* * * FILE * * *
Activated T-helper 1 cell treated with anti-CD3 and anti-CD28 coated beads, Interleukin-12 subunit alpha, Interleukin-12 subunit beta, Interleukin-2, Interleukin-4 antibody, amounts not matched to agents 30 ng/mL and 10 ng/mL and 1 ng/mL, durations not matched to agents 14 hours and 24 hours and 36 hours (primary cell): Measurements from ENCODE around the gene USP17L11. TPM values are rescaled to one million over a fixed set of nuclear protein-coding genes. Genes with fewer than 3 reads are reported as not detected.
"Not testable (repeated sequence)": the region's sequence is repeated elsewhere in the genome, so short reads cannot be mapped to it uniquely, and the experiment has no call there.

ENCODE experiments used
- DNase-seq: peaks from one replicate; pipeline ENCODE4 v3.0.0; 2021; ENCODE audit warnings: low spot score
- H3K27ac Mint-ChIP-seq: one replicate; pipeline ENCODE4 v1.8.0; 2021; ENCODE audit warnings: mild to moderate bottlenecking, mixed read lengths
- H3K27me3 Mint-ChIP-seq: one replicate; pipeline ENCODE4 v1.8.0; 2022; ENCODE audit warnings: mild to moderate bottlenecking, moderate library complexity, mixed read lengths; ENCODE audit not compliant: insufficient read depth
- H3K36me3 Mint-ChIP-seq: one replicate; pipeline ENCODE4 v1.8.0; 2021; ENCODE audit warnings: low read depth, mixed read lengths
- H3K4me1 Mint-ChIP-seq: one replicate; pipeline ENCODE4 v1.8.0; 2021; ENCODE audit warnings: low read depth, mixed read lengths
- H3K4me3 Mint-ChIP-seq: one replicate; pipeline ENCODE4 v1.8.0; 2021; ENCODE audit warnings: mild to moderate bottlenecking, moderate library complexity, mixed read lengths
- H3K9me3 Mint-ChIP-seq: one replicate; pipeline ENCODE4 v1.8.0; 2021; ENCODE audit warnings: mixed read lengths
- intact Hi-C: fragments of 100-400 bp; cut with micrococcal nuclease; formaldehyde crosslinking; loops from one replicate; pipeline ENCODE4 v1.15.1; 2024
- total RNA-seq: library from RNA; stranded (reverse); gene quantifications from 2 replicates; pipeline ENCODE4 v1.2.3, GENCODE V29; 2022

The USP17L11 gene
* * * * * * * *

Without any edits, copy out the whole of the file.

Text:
Activated T-helper 1 cell treated with anti-CD3 and anti-CD28 coated beads, Interleukin-12 subunit alpha, Interleukin-12 subunit beta, Interleukin-2, Interleukin-4 antibody, amounts not matched to agents 30 ng/mL and 10 ng/mL and 1 ng/mL, durations not matched to agents 14 hours and 24 hours and 36 hours (primary cell): Measurements from ENCODE around the gene USP17L11. TPM values are rescaled to one million over a fixed set of nuclear protein-coding genes. Genes with fewer than 3 reads are reported as not detected.
"Not testable (repeated sequence)": the region's sequence is repeated elsewhere in the genome, so short reads cannot be mapped to it uniquely, and the experiment has no call there.

ENCODE experiments used
- DNase-seq: peaks from one replicate; pipeline ENCODE4 v3.0.0; 2021; ENCODE audit warnings: low spot score
- H3K27ac Mint-ChIP-seq: one replicate; pipeline ENCODE4 v1.8.0; 2021; ENCODE audit warnings: mild to moderate bottlenecking, mixed read lengths
- H3K27me3 Mint-ChIP-seq: one replicate; pipeline ENCODE4 v1.8.0; 2022; ENCODE audit warnings: mild to moderate bottlenecking, moderate library complexity, mixed read lengths; ENCODE audit not compliant: insufficient read depth
- H3K36me3 Mint-ChIP-seq: one replicate; pipeline ENCODE4 v1.8.0; 2021; ENCODE audit warnings: low read depth, mixed read lengths
- H3K4me1 Mint-ChIP-seq: one replicate; pipeline ENCODE4 v1.8.0; 2021; ENCODE audit warnings: low read depth, mixed read lengths
- H3K4me3 Mint-ChIP-seq: one replicate; pipeline ENCODE4 v1.8.0; 2021; ENCODE audit warnings: mild to moderate bottlenecking, moderate library complexity, mixed read lengths
- H3K9me3 Mint-ChIP-seq: one replicate; pipeline ENCODE4 v1.8.0; 2021; ENCODE audit warnings: mixed read lengths
- intact Hi-C: fragments of 100-400 bp; cut with micrococcal nuclease; formaldehyde crosslinking; loops from one replicate; pipeline ENCODE4 v1.15.1; 2024
- total RNA-seq: library from RNA; stranded (reverse); gene quantifications from 2 replicates; pipeline ENCODE4 v1.2.3, GENCODE V29; 2022

The USP17L11 gene